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come over

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verb (intr)
(adverb) (of a person or his words) to communicate the intended meaning or impressionhe came over very well
(adverb) to change allegiancessome people came over to our side in the war
informal to undergo or feel a particular sensationI came over funny
noun comeover
(in the Isle of Man) a person who has come over from the mainland of Britain to settle
QUIZ
WILL YOU SAIL OR STUMBLE ON THESE GRAMMAR QUESTIONS?
Smoothly step over to these common grammar mistakes that trip many people up. Good luck!
Question 1 of 7
Fill in the blank: I can’t figure out _____ gave me this gift.
Collins English Dictionary - Complete & Unabridged 2012 Digital Edition © William Collins Sons & Co. Ltd. 1979, 1986 © HarperCollins Publishers 1998, 2000, 2003, 2005, 2006, 2007, 2009, 2012

How to use come over in a sentence

Other Idioms and Phrases with come over

come over

1

Change sides or positions, as in He's decided to come over to their side. [Second half of 1500s]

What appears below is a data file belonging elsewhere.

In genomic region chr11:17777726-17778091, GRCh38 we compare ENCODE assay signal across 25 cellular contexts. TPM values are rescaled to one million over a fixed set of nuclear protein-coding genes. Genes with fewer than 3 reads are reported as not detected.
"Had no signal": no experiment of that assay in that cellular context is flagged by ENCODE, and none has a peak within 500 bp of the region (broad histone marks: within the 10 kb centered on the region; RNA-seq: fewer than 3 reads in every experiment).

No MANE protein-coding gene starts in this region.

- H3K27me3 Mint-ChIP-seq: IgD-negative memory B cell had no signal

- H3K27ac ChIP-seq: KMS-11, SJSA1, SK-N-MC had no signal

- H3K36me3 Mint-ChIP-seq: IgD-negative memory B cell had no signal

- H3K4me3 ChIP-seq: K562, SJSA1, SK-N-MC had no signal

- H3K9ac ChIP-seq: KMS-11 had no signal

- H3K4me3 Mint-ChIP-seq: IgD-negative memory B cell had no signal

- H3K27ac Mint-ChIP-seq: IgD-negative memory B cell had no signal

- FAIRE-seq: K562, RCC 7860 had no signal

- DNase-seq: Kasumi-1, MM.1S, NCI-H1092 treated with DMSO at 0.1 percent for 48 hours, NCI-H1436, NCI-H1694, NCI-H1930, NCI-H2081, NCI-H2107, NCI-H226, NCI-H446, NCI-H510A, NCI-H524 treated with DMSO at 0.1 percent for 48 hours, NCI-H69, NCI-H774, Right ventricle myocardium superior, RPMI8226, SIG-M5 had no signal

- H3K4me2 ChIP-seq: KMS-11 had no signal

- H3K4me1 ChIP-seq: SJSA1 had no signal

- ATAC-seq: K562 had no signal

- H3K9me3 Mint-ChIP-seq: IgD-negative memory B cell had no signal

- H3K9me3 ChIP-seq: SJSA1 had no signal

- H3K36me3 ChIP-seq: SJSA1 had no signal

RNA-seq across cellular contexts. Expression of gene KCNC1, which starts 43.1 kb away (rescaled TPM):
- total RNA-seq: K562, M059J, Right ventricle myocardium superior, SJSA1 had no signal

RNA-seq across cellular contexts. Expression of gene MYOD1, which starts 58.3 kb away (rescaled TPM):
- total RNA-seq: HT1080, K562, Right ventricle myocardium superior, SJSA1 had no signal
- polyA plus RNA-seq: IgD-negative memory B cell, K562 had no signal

2

Happen to or affect, as in Why are you leaving? What's come over you? or A sudden fit of impatience came over her. [First half of 1900s]

3

Pay a casual visit, as in I want to show you my garden, so please come over soon. This usage employs come over in the sense of “crossing an intervening space” (from somewhere to one's home). [c. 1600]

The American Heritage® Idioms Dictionary Copyright © 2002, 2001, 1995 by Houghton Mifflin Harcourt Publishing Company. Published by Houghton Mifflin Harcourt Publishing Company.
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